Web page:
Thursday, February 18, 2010

Tuesday, February 9, 2010

Is Nuclear Power a Terrorist Target?

Not likely.

Nuclear power stations are extremely durable buildings that have been constructed to withstand earthquakes, low flying aircraft, and even dedicated artillery might have a difficult time cracking the containment dome. This is because containment buildings are solid reinforced concrete several feet thick. Concrete is known for absorbing explosive force and can also withstand a high degree of compressive force. Even if the containment dome was breached, it would be extremely difficult to shut down all of the safety systems in order to trigger a nuclear meltdown. Even so, the resulting damage and death toll would be quite disappointing for terrorist purposes.

Terrorists are not stupid and would probably much rather choose a target that was easy to damage or destroy in addition to causing massive collateral damage or a large death toll using limited means. Hospitals are prime targets, and in the energy field, nuclear is not necessarily unique in the destruction that could result if a power station was targeted. As seen in China, a broken dam could cause property to be flooded out for miles leaving thousands of people either dead or displaced like what happened in the infamous Banqiao dam disaster in 1975. This dwarfed the amount of casualties that resulted from Chernobyl yet Banqiao has largely gone unnoticed by the public while we still treat nuclear power as inherently dangerous. Terrorists could just as easily target (As well as being much easier) a hydroelectric facility or even a natural gas plant and it could have major consequences for the surrounding area.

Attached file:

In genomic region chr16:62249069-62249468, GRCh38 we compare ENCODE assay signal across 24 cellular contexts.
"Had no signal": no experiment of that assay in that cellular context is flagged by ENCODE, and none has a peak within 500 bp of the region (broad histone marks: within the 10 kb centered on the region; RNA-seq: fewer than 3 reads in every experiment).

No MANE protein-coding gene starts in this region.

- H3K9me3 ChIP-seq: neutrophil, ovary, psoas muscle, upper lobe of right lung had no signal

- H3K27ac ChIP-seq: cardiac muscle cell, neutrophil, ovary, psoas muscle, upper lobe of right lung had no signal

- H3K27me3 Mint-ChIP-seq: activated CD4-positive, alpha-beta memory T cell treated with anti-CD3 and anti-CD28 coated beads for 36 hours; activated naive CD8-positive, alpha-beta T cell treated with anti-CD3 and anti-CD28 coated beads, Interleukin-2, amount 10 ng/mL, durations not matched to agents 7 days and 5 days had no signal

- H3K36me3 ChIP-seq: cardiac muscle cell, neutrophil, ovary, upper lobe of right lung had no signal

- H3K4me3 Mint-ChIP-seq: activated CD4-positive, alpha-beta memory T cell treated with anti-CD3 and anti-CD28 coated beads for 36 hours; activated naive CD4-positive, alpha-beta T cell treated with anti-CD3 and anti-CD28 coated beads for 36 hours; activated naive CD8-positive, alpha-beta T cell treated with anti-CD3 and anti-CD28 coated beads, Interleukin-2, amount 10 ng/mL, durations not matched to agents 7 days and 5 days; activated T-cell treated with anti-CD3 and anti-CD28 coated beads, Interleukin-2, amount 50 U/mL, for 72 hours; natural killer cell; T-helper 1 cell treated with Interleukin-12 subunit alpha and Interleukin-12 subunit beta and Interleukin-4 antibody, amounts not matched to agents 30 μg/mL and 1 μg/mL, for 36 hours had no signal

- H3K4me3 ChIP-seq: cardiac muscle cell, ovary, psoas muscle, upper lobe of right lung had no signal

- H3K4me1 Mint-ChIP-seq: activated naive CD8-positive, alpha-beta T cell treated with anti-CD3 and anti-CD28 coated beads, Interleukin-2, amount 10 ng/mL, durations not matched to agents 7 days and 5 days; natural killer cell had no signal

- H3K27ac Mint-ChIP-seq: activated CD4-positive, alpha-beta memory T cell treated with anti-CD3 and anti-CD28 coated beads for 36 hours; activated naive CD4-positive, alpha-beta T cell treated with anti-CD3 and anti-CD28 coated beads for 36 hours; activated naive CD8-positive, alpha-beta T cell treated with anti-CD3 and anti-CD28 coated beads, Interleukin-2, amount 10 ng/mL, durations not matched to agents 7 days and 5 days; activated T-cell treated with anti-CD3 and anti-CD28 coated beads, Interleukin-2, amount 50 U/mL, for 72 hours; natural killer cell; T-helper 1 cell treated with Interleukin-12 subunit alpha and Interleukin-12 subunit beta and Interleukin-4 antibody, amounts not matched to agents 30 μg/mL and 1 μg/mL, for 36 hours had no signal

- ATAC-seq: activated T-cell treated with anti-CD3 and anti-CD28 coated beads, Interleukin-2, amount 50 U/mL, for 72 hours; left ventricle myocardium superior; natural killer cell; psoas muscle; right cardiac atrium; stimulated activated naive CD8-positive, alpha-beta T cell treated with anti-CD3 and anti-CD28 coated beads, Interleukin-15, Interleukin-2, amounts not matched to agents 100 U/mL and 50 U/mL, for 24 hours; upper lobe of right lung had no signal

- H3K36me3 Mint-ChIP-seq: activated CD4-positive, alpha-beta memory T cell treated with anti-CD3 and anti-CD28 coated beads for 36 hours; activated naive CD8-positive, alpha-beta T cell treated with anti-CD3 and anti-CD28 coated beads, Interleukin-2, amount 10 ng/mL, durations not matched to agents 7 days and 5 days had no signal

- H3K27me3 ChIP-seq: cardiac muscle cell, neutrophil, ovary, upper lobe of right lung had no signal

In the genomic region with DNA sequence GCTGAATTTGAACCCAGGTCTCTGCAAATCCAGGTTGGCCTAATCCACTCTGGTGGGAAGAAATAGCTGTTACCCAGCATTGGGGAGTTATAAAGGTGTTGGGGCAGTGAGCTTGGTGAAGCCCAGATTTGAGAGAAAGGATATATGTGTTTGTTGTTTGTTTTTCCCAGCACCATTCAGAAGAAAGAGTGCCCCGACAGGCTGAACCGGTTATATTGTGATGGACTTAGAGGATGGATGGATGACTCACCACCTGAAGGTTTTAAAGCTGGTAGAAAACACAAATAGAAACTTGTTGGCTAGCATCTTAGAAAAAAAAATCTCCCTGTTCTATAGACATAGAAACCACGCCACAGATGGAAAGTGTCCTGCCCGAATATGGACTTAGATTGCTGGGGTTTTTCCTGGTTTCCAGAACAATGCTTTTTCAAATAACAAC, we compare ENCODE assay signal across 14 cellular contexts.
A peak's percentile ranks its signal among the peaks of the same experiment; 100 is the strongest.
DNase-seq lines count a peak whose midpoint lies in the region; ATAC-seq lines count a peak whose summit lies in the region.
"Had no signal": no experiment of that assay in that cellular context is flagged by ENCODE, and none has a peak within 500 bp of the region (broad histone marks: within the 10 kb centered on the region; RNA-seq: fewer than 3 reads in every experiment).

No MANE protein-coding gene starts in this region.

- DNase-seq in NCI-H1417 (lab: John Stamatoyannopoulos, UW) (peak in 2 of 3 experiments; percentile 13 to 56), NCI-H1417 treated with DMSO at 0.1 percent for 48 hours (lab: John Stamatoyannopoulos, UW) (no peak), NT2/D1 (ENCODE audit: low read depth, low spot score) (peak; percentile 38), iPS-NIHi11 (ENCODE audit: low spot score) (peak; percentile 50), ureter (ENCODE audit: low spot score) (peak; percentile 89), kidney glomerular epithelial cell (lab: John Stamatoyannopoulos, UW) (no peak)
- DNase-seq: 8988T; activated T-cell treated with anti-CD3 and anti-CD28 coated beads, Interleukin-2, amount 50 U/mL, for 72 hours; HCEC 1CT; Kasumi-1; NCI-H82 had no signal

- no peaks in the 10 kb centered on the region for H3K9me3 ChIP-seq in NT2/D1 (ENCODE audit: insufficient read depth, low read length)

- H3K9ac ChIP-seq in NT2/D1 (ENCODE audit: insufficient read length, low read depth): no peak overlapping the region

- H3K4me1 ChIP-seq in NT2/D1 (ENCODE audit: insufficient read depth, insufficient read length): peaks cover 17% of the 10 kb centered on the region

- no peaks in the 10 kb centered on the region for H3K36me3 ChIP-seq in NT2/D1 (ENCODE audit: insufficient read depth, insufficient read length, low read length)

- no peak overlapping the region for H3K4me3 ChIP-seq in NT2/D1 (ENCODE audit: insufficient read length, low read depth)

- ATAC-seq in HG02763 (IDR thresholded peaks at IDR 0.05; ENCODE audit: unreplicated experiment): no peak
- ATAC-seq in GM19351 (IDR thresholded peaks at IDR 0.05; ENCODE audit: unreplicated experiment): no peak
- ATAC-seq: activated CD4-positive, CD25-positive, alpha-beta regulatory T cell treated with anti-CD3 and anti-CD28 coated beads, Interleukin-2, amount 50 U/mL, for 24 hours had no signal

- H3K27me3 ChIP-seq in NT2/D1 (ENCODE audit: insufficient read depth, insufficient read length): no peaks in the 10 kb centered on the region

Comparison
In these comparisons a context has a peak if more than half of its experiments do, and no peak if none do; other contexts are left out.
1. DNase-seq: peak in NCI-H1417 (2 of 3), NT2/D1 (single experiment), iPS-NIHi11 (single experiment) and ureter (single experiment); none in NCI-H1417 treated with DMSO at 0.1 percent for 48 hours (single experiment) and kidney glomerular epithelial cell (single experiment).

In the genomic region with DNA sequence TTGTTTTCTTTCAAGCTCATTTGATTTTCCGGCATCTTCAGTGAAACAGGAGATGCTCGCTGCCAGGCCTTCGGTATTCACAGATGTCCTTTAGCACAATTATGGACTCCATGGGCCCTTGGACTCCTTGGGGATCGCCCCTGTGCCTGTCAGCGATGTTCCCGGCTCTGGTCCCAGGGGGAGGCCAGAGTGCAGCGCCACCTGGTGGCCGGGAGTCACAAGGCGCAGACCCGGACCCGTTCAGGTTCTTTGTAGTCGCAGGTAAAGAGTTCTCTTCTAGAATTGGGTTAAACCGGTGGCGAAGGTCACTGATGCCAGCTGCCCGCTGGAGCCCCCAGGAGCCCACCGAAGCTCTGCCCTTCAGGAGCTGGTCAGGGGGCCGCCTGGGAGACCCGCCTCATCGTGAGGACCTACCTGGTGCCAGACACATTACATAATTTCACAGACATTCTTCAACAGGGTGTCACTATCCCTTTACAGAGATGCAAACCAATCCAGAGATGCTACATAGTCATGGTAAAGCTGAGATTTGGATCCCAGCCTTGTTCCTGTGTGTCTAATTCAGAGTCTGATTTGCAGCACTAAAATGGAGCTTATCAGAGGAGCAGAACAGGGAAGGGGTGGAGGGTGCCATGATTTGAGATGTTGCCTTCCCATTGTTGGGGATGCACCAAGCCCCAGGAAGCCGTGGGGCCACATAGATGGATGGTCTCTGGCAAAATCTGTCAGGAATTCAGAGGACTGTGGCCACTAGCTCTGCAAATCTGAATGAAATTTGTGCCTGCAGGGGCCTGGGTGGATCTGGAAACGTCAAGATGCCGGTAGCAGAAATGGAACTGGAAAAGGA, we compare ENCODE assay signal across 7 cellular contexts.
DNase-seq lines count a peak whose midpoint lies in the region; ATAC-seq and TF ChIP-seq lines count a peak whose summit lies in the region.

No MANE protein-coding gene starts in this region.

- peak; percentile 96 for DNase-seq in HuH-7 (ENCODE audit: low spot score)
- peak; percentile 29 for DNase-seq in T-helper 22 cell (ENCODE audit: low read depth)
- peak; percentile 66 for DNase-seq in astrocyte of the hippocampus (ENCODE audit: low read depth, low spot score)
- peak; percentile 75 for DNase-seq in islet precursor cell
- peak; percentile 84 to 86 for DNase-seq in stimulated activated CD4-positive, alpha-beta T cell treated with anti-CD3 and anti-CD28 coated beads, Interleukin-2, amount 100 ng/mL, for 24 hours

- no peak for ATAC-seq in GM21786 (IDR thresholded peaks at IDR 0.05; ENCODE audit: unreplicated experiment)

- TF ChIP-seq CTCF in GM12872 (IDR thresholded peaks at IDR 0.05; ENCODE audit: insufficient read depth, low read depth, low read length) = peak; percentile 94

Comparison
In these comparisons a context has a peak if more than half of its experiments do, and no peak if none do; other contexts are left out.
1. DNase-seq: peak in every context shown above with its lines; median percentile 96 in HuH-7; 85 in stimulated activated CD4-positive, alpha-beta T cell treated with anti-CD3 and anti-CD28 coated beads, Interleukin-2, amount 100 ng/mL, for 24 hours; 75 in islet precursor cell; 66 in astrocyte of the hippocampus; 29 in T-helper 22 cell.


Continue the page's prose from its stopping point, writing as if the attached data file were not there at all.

Recently, a natural gas plant in Milford, Connecticut exploded resulting from an accident while workers were doing a routine purging of air from its pipelines. Five people have been confirmed dead and the total damage caused is still being estimated and the rubble is still being cleared from the area. Although this was caused by an accident, an explosion of this nature could just as easily be triggered by a hidden bomb planted by a terrorist.

"This is the most devastating explosion and collapse that I've ever responded to," Zak said. "Some of the structural engineers on our team compared it to the L'Ambiance Plaza collapse in Bridgeport, but that was an entirely different type of incident." That 16-story residential structure, under construction, collapsed in 1987, killing 28 construction workers.

Why is nuclear energy unfairly targeted with labels such as "dangerous" and "unsafe" when examples like this hardly ever become major news stories. Every time there is even a relatively minor incident at a nuclear facility, media sources panic as if it was some sort of impending disaster. Yet a brief glance at energy related accidents world-wide would prove otherwise.

In fact, the annual nuclear-related deaths per terawatt is even lower on average than that of wind power!

Also, look at the statistical difference in impact when looking at coal power and nuclear power side by side.

Why do we need to pick on nuclear power so much?